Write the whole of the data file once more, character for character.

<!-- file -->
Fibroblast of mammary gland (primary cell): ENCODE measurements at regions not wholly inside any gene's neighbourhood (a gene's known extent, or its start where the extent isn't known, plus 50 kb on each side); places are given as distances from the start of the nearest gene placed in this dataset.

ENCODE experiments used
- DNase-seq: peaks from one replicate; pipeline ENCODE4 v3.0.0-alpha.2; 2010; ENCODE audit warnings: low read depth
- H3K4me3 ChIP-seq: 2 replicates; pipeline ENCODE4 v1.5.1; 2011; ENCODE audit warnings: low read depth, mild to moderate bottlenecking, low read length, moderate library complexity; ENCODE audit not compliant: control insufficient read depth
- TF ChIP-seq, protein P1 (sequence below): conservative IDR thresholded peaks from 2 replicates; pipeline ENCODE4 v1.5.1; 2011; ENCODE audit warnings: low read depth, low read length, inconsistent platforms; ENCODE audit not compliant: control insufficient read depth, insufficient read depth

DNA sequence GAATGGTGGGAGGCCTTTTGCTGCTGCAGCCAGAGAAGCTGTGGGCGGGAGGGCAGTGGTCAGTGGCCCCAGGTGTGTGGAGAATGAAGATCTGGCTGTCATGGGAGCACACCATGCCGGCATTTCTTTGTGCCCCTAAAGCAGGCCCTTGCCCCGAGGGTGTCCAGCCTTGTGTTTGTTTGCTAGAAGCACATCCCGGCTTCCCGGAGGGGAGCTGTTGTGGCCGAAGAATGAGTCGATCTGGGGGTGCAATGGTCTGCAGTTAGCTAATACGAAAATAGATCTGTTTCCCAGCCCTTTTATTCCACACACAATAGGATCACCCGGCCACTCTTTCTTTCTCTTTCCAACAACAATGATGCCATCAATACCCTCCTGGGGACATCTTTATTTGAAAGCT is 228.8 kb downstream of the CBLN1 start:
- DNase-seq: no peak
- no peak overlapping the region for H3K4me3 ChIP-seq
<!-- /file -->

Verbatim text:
Fibroblast of mammary gland (primary cell): ENCODE measurements at regions not wholly inside any gene's neighbourhood (a gene's known extent, or its start where the extent isn't known, plus 50 kb on each side); places are given as distances from the start of the nearest gene placed in this dataset.

ENCODE experiments used
- DNase-seq: peaks from one replicate; pipeline ENCODE4 v3.0.0-alpha.2; 2010; ENCODE audit warnings: low read depth
- H3K4me3 ChIP-seq: 2 replicates; pipeline ENCODE4 v1.5.1; 2011; ENCODE audit warnings: low read depth, mild to moderate bottlenecking, low read length, moderate library complexity; ENCODE audit not compliant: control insufficient read depth
- TF ChIP-seq, protein P1 (sequence below): conservative IDR thresholded peaks from 2 replicates; pipeline ENCODE4 v1.5.1; 2011; ENCODE audit warnings: low read depth, low read length, inconsistent platforms; ENCODE audit not compliant: control insufficient read depth, insufficient read depth

DNA sequence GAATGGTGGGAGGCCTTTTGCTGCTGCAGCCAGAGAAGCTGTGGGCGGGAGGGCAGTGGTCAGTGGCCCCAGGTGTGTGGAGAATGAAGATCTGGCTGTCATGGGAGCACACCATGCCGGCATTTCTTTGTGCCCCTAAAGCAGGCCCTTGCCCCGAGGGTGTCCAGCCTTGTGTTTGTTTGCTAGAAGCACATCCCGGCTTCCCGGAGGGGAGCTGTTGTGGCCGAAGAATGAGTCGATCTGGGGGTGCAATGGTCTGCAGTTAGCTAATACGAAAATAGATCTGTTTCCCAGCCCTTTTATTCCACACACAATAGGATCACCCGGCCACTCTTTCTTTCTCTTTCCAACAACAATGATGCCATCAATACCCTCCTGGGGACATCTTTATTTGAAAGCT is 228.8 kb downstream of the CBLN1 start:
- DNase-seq: no peak
- no peak overlapping the region for H3K4me3 ChIP-seq